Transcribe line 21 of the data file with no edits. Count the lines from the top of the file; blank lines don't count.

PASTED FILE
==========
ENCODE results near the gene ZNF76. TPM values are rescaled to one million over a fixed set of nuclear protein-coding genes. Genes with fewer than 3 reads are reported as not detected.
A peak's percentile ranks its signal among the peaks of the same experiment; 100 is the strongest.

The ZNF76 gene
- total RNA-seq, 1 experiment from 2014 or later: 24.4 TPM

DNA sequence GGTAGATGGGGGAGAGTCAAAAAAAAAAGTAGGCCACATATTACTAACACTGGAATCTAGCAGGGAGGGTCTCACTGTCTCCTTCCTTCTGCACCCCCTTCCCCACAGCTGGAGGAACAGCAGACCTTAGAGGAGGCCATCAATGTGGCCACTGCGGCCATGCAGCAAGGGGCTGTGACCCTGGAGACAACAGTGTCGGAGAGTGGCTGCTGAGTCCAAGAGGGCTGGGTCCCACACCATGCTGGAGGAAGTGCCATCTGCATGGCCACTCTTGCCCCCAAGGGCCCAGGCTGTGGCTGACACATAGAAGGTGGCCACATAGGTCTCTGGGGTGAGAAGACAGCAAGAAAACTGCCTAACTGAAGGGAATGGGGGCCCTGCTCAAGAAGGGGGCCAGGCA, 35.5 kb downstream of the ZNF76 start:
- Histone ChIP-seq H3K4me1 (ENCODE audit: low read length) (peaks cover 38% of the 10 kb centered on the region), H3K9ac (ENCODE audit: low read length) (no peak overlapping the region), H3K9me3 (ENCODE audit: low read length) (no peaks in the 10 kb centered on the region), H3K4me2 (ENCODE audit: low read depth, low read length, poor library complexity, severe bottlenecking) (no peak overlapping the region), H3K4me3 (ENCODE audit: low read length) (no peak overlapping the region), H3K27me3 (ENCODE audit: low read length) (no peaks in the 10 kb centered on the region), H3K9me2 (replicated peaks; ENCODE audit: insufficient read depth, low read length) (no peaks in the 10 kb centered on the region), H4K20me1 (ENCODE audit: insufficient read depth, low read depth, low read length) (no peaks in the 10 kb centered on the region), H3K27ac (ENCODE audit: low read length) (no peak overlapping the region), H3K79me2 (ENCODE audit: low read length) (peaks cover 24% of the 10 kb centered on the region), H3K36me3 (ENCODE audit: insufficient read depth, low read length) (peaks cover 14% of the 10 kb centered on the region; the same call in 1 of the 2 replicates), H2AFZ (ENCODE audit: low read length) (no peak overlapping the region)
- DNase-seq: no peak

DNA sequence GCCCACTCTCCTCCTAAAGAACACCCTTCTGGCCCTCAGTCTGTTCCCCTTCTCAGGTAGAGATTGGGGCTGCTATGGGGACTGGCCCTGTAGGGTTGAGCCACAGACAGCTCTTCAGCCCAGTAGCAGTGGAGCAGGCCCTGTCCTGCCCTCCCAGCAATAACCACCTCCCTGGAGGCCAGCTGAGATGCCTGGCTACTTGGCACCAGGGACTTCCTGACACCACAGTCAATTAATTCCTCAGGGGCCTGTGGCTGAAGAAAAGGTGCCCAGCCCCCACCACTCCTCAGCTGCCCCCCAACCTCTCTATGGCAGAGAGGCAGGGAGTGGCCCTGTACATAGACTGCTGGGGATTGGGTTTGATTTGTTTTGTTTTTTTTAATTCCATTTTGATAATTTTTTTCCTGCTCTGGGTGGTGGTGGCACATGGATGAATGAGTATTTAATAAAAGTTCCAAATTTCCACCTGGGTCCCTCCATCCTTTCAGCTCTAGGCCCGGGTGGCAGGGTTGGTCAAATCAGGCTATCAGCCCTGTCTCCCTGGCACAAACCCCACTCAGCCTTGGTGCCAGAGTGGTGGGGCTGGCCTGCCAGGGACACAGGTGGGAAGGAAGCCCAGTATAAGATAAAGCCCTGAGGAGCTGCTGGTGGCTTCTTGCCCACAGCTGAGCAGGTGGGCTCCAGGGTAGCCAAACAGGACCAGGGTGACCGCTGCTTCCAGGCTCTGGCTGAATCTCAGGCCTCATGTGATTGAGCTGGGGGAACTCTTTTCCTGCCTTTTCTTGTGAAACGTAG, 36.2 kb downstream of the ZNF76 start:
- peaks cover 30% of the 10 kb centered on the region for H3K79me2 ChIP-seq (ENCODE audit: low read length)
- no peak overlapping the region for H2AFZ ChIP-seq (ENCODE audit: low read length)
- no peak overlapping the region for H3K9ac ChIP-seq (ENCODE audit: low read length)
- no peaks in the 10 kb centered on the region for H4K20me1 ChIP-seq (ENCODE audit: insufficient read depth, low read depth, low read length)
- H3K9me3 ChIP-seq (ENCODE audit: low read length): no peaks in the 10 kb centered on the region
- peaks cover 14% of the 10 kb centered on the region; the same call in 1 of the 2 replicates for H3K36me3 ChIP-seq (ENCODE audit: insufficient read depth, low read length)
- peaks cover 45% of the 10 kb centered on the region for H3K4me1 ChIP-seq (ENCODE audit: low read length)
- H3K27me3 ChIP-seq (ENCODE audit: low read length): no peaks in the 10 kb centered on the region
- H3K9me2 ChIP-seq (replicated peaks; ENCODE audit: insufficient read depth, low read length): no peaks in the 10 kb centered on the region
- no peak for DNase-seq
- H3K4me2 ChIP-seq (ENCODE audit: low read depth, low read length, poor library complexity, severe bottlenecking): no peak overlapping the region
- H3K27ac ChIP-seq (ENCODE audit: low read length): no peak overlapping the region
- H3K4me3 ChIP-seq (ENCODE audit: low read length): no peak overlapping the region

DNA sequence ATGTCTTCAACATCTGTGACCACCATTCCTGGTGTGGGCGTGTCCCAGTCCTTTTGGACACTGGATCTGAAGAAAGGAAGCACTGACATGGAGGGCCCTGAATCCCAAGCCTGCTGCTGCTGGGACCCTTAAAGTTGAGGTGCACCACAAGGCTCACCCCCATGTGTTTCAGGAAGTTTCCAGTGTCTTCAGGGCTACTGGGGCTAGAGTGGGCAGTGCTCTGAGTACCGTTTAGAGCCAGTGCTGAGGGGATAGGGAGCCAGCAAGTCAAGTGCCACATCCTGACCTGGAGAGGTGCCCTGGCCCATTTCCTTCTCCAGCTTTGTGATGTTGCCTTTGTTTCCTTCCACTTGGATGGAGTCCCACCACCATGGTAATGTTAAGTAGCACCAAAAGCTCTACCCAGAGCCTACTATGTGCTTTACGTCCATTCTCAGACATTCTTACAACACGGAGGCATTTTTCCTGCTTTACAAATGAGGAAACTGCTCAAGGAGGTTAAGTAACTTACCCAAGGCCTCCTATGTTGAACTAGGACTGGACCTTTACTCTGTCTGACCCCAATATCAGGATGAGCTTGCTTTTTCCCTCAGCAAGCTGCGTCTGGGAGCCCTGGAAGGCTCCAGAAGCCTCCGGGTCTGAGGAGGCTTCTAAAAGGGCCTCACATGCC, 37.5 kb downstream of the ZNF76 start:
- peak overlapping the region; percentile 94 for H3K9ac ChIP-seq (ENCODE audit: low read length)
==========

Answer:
- H3K4me3 ChIP-seq (ENCODE audit: low read length): no peak overlapping the region